Investment flows in clean energy during the first quarter of the year were the weakest since 2009, according to Ernst & Young’s Country Attractiveness Indices report released today.
While the rankings at the top of the index remain unchanged, all five of the top ranking countries have dropped points during the first quarter as debt issues and increased competition from Asian manufacturers remains at the top of mind for European policy makers and the growth in shale gas and political resistance to tax credit extensions continue to pose significant challenges to the US market.
Consolidation among industry participants, however, means M&A activity was up 41 per cent in the quarter.
Gil Forer, Ernst & Young’s global cleantech leader, said, ‘The growth of China’s wind sector continues to be stifled by insufficient access to the grid, while a boom-bust scenario appears to have returned to the US as a result of uncertainty over the expiry of key stimulus programmes.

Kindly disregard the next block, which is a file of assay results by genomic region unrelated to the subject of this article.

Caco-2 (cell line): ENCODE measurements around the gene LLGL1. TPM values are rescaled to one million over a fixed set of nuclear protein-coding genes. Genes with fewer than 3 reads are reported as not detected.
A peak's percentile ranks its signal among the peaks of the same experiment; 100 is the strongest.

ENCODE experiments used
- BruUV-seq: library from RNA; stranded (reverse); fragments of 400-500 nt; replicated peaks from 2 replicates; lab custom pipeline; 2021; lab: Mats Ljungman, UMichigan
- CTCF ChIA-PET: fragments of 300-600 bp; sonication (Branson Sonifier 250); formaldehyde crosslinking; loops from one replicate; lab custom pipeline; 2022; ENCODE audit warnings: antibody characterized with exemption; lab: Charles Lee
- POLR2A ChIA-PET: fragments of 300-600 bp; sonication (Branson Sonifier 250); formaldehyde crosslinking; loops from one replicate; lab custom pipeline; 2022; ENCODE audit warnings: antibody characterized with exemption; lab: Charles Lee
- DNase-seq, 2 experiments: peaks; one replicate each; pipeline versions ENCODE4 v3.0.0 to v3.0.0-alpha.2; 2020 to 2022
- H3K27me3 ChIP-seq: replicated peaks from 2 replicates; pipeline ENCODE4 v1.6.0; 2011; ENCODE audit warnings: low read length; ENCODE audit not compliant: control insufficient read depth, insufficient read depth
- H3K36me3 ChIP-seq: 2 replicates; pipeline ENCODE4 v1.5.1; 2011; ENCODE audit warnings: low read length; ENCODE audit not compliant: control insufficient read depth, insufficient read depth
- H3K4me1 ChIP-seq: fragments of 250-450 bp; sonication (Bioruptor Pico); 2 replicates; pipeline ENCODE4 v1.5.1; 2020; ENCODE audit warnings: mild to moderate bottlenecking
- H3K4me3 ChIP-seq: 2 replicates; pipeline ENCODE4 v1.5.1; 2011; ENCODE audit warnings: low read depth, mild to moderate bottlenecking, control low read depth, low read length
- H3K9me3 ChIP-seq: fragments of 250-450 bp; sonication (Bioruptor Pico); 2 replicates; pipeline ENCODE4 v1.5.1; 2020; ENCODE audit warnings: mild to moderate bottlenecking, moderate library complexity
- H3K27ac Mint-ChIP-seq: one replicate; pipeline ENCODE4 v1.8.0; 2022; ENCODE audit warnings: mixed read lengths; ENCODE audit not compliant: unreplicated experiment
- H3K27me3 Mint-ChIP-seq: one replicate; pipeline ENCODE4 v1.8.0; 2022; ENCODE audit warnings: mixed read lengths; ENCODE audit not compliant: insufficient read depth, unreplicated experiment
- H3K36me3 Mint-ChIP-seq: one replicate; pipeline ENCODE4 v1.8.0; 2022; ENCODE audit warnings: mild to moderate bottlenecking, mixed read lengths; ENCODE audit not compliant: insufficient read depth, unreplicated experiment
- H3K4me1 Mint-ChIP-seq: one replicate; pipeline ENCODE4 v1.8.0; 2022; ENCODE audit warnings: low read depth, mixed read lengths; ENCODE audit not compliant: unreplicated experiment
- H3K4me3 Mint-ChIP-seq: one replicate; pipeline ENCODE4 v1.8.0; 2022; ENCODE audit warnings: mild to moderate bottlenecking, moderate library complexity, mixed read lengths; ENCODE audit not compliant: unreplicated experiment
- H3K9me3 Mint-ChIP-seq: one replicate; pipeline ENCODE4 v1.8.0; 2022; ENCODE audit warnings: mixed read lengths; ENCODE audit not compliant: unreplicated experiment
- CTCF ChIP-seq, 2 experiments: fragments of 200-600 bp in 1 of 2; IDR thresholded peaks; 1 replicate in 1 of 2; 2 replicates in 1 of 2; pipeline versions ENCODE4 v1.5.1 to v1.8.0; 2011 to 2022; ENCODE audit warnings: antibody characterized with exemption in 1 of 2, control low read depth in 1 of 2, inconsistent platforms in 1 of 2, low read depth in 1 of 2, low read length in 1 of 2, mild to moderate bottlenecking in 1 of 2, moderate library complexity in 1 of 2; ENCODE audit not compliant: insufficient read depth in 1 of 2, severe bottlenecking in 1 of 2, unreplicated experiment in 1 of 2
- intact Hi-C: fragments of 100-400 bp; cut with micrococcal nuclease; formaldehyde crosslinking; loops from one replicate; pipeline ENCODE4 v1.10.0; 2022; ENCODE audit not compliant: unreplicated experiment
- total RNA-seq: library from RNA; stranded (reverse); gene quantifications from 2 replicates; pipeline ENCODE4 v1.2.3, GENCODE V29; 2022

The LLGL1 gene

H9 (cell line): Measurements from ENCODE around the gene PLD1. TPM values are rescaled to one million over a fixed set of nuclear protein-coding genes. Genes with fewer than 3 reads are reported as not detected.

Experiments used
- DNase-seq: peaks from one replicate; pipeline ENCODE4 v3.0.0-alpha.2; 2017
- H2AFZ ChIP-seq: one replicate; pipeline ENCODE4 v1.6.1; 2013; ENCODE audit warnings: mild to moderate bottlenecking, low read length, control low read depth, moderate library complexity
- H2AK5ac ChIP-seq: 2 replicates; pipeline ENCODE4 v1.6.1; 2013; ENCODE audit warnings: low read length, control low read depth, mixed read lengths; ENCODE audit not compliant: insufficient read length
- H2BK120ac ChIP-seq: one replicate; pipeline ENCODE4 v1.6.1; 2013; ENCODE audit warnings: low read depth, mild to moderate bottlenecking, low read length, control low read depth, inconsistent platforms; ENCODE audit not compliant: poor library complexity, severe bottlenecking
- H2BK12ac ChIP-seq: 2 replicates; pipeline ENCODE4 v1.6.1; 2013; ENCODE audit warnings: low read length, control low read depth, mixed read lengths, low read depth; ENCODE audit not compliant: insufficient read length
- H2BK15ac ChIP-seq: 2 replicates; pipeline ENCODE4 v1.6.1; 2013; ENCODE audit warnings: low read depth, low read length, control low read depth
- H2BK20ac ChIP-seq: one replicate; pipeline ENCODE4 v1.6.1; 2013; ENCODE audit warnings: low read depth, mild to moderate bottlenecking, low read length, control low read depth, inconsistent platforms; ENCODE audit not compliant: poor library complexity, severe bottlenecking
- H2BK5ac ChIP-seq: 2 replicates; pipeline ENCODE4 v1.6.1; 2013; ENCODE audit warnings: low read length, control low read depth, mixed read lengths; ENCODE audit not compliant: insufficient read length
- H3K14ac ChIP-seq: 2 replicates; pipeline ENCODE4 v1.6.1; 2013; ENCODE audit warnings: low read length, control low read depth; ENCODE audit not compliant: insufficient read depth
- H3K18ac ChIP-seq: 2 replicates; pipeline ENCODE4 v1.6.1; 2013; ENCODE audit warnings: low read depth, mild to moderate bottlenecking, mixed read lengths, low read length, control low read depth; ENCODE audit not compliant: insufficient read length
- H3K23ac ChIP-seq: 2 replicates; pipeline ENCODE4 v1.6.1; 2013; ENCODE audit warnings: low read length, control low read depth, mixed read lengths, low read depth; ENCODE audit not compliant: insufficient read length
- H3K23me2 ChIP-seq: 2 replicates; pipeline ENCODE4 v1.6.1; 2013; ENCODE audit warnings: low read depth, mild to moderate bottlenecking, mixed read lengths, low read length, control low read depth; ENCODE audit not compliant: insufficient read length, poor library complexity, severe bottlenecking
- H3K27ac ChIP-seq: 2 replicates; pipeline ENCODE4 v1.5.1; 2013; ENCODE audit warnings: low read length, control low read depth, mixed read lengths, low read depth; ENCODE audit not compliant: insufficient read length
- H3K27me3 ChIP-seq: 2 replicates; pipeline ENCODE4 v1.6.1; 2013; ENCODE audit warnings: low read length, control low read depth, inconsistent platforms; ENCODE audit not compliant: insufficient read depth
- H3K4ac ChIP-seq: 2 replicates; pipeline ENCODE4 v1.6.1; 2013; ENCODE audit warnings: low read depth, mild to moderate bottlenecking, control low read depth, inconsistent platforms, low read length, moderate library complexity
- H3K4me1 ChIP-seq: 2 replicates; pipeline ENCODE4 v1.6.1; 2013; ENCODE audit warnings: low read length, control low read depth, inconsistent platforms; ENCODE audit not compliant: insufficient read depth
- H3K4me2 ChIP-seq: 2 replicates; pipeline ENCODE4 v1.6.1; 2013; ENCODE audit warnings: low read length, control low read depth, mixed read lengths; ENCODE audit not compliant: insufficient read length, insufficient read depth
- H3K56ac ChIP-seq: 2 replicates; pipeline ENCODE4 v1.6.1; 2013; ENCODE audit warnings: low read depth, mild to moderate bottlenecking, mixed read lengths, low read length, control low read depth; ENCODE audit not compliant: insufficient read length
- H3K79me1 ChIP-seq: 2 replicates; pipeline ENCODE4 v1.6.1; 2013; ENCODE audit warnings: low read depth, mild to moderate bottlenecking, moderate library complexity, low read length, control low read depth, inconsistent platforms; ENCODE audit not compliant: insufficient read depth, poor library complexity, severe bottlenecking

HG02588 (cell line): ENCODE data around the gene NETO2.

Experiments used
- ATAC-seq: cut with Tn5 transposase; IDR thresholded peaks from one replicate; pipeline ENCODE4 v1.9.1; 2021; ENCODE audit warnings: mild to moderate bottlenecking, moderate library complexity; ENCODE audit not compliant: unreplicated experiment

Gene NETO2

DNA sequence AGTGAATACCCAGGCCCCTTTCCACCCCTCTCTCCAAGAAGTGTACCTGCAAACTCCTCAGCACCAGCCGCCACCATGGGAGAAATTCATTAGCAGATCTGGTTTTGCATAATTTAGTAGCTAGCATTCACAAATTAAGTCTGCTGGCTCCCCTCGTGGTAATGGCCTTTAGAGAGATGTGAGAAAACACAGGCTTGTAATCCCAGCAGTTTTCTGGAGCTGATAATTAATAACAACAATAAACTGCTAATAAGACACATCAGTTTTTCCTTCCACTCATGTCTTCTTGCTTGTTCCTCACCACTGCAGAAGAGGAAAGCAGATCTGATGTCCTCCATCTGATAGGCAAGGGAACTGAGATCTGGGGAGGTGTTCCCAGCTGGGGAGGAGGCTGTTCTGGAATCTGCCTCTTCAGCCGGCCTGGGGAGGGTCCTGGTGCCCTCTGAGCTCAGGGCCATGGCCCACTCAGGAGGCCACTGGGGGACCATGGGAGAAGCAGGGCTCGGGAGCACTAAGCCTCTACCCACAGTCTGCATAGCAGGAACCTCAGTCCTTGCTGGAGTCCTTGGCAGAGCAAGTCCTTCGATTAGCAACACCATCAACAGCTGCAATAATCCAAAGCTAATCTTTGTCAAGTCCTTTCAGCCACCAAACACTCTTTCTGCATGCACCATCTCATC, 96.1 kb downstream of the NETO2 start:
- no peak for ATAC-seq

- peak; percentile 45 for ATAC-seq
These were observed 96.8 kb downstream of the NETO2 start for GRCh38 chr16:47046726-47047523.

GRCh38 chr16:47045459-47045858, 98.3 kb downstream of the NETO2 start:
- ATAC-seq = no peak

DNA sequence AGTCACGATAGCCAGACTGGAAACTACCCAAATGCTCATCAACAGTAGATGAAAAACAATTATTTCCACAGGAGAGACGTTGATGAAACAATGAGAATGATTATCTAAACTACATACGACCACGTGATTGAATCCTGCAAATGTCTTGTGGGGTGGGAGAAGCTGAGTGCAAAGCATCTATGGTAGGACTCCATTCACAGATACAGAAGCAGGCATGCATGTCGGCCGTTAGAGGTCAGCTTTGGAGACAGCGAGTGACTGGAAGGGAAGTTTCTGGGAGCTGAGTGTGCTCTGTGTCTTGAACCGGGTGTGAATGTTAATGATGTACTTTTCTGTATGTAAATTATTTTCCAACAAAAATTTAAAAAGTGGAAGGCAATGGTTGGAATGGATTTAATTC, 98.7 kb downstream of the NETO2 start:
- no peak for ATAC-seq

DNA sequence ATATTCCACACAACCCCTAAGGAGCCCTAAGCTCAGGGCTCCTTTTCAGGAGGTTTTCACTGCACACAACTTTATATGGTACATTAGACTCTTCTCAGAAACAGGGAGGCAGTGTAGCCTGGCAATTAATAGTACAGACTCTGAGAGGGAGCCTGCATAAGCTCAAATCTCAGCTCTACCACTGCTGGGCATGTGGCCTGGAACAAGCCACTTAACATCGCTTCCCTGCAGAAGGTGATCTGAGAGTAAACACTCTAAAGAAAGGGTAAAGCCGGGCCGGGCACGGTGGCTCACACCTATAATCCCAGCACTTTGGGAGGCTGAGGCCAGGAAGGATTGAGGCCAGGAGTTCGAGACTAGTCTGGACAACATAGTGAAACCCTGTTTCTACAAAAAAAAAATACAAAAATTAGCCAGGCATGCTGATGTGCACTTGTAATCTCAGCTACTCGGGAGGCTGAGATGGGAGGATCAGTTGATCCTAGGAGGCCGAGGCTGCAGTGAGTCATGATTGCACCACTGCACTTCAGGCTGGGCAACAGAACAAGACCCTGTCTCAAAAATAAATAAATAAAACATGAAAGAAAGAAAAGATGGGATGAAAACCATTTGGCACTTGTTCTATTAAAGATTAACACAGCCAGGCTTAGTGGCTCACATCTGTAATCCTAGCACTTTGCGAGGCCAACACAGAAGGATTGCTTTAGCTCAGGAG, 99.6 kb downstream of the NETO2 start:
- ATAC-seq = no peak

‘In Germany and Italy, tariff cuts and grid challenges have reduced short-term attractiveness, while the end of a key tax break incentive in India is likely to dampen wind sector growth through 2012.
‘The news is more positive in other parts of the index, with several countries including Mexico and Chile announcing new national targets for clean energy generation or reaffirming government support through incentive schemes.’
In contrast to all other countries in the top ten, Japan bucked the trend in the established markets by increasing its score, after implementing an encouraging feed-in tariff.
For global IPO markets, it was the poorest quarter on record for renewable energy since the second quarter of 2009 with approximately $14.3bn raised from 157 issues, which is down by approximately 69 per cent compared with the first quarter of 2011.
Looking forward Ben Warren, Ernst & Young’s energy and environmental finance leader, said, ‘The next 12 months are likely to be characterised by further consolidation in the solar and wind supply chain, with a large number of outbound deals expected from Asia. Access to capital will remain the single biggest differentiator for companies in both the technology and infrastructure markets for the foreseeable future.’
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